According to a report from Jon Heyman of FanCred Sports, it sounds like Vladimir Guerrero Jr. is not happy about sticking in the minor leagues all year.
When Major League Baseball has to negotiate their next agreement with the Player’s Union, I have a feeling things are going to get ugly, and hopefully it won’t lead to another lockout of any length.
One of, if not the most significant issue that the union will bring up, is how “service time” has become a hot button topic, and things aren’t trending in the favour of the players. To sum it up, some teams may be (definitely are) holding back their top prospects in order to manipulate their contract control, thus keeping them in the organization for an additional year. It’s not technically against the rules, but it’s definitely not something that the players or their agents want to see happening with regularity.
There have been several recent examples, but it looks like the Blue Jays may have one of the headliner cases when this eventually comes to a head. We watched it happen this year when Vladimir Guerrero Jr. was the consensus best hitter in MiLB baseball, but that never lead to a promotion to the highest level. It’s possible the Blue Jays would have had no choice if he hadn’t suffered an injury in the middle of the season, but they managed to make it through the year without adding him despite his .381 batting average and 1.073 OPS over a few levels.
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Whatever their justification, it sounds like Guerrero Jr. isn’t buying it, which I would have to say is a little more than understandable. In fact, according to a report from Jon Heyman of FanCred Sports, it sounds like it’s possible that Vlad Jr. may even file a grievance against the Blue Jays sometime in the not so distant future. It hasn’t been confirmed if he and his agents are planning that course of action, but they wouldn’t be the first to do so.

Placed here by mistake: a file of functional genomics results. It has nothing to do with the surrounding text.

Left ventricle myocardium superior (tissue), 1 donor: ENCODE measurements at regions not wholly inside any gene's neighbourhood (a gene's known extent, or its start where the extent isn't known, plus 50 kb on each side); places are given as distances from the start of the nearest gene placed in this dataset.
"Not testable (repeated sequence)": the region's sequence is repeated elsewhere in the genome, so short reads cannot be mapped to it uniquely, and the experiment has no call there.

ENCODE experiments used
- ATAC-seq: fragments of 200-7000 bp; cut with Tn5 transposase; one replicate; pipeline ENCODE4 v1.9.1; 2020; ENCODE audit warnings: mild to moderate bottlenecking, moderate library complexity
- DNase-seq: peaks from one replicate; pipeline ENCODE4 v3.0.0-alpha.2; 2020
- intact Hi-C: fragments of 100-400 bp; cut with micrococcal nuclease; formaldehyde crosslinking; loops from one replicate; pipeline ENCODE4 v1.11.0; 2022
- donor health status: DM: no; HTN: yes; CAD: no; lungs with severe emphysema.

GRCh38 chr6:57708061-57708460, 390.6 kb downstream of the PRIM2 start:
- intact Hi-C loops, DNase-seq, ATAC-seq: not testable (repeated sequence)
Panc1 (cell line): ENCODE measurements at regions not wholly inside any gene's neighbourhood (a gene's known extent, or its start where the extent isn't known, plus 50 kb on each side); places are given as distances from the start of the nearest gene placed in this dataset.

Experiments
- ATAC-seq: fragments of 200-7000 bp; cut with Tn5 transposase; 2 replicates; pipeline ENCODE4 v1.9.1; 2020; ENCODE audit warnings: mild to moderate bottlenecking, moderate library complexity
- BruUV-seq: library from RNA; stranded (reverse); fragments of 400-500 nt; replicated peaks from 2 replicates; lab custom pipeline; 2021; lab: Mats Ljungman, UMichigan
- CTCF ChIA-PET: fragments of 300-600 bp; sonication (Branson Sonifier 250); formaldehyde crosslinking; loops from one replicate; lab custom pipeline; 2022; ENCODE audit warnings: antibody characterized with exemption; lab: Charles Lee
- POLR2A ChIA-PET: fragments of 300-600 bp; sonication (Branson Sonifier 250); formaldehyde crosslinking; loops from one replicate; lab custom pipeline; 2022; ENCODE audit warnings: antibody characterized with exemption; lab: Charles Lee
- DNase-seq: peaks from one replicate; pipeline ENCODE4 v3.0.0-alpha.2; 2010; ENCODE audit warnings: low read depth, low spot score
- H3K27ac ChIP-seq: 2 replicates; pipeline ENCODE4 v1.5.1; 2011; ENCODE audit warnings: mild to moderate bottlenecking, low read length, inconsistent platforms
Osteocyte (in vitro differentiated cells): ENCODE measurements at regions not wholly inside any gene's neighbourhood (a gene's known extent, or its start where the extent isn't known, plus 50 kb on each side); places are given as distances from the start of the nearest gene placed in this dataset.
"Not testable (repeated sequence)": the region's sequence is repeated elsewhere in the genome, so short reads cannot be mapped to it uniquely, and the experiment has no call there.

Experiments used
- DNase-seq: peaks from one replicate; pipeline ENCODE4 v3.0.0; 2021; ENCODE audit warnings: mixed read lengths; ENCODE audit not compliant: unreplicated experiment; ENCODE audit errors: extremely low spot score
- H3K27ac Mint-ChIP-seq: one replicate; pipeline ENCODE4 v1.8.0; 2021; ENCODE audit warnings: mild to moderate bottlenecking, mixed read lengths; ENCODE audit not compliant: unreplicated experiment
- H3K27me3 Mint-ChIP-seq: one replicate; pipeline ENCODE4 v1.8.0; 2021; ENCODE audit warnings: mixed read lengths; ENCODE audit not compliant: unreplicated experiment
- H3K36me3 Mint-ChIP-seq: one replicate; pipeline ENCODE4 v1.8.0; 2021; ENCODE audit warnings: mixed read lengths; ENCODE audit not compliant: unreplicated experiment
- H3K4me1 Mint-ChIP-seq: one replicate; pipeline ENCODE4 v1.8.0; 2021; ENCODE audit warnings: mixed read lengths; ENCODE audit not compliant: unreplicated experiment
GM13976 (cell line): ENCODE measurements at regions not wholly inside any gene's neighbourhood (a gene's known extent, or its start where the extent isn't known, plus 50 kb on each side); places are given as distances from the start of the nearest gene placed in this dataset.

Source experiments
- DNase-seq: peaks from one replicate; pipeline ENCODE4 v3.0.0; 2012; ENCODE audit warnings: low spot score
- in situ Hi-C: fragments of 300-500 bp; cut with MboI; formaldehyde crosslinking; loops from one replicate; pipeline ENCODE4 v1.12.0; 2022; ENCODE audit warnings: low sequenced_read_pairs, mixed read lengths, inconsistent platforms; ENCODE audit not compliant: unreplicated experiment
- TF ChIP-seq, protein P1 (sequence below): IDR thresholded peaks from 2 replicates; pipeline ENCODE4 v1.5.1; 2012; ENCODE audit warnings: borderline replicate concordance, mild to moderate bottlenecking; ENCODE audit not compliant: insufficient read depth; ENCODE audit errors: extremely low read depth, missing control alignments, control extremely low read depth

Oddly enough, there are two significant grievance cases still open right now for some pretty important MLB players. Kris Bryant filed one after having a similar treatment as a rookie in 2015 with the Cubs, and Maikel Franco did the same with the Philadelphia Phillies after his call-up was seemingly delayed. According to Heyman’s article, it sounds like Eloy Jimenez may do the same with the Chicago White Sox after they kept him in the minors this year as well despite a star-level performance.
The more that players band together on this issue, the more likely it is that front offices will have to address it, and that includes the Blue Jays with Guerrero. The expectation all along is that they would start him in Buffalo next year so they could gain one more year of contract control, but if Guerrero is already upset, then they may want to re-consider that decision for the sake of the long term relationship.
It’ll be an interesting scenario to watch in Toronto, and across all of baseball over the next couple of seasons. It’s not a great thing that the Blue Jays could be potentially sparring with their top asset, but it’s also not an isolated case, and there’s a good chance that most non-contenders would have handled Guerrero in a similar fashion this year.
It’s definitely a situation worth monitoring over the coming weeks and months though, and hopefully Ross Atkins and Mark Shapiro can navigate things without doing any damage to the relationship.